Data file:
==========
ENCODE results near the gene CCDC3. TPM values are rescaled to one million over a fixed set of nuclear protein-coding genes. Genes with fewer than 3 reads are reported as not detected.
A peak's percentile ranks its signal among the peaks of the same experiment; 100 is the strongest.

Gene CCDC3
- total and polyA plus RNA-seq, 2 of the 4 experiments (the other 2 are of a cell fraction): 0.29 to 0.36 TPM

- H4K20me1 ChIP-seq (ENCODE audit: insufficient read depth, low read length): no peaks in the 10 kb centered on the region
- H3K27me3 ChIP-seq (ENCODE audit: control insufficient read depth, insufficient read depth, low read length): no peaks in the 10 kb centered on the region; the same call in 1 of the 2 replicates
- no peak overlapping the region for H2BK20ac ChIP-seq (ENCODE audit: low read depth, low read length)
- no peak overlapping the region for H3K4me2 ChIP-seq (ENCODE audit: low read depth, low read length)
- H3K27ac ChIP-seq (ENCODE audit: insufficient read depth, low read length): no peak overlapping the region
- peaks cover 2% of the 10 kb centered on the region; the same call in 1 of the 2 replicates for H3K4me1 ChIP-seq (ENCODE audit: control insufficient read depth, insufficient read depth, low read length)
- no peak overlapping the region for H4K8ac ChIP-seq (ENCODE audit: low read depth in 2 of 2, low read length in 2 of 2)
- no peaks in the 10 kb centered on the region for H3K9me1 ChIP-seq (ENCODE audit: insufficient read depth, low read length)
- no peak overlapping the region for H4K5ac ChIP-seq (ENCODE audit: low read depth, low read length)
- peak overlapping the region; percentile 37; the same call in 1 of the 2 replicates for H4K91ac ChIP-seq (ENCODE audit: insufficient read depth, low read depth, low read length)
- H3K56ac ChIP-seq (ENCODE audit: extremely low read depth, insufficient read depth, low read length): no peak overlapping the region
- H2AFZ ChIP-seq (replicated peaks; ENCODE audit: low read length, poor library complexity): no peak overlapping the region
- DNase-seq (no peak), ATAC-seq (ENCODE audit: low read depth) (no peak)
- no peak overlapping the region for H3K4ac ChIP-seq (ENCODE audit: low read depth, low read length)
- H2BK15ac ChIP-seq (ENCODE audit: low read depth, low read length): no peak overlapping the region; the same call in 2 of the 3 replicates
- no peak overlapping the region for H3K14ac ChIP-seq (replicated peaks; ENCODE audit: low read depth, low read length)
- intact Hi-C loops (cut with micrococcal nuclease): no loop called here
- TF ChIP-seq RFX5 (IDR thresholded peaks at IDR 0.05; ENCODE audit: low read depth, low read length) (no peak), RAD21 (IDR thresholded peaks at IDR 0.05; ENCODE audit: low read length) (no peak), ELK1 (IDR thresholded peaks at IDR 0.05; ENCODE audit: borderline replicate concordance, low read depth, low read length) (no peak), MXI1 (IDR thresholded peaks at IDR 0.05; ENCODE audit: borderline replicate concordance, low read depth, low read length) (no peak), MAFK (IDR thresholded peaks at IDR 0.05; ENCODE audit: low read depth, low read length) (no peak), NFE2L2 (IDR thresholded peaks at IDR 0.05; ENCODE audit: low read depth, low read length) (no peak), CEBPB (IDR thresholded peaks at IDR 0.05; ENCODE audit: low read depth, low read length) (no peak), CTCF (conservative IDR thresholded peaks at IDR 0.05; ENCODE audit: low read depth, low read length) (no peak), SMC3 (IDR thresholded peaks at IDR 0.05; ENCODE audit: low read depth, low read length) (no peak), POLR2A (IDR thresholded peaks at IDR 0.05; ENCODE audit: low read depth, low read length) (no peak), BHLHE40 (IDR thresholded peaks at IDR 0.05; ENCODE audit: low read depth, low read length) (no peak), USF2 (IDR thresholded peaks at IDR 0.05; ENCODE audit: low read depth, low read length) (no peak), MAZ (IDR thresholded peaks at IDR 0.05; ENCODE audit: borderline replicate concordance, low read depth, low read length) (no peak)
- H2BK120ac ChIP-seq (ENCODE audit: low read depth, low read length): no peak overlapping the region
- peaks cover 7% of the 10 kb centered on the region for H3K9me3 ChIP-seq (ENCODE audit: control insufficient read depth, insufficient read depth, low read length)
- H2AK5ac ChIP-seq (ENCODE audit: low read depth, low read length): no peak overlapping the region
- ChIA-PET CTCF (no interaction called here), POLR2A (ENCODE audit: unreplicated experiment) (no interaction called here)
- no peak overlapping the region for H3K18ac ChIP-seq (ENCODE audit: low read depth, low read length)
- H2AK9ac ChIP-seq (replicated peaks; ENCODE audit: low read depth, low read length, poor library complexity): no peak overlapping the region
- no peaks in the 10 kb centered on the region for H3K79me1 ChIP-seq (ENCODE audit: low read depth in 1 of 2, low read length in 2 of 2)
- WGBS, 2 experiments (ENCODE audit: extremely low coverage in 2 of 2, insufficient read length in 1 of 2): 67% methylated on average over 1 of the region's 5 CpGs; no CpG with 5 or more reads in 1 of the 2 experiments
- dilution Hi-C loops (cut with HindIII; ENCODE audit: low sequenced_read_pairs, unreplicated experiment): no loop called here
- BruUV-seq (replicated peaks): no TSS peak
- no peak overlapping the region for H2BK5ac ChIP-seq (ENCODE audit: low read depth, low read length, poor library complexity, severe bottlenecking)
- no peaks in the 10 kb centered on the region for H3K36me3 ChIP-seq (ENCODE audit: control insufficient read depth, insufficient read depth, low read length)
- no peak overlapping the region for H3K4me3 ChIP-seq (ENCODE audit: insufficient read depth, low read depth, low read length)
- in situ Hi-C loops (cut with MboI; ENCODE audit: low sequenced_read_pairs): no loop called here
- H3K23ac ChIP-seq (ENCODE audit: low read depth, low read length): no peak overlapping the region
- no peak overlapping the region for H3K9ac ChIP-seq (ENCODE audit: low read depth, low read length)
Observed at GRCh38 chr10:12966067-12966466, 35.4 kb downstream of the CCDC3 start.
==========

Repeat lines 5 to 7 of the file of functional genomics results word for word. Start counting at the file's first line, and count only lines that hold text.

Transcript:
- H4K20me1 ChIP-seq (ENCODE audit: insufficient read depth, low read length): no peaks in the 10 kb centered on the region
- H3K27me3 ChIP-seq (ENCODE audit: control insufficient read depth, insufficient read depth, low read length): no peaks in the 10 kb centered on the region; the same call in 1 of the 2 replicates
- no peak overlapping the region for H2BK20ac ChIP-seq (ENCODE audit: low read depth, low read length)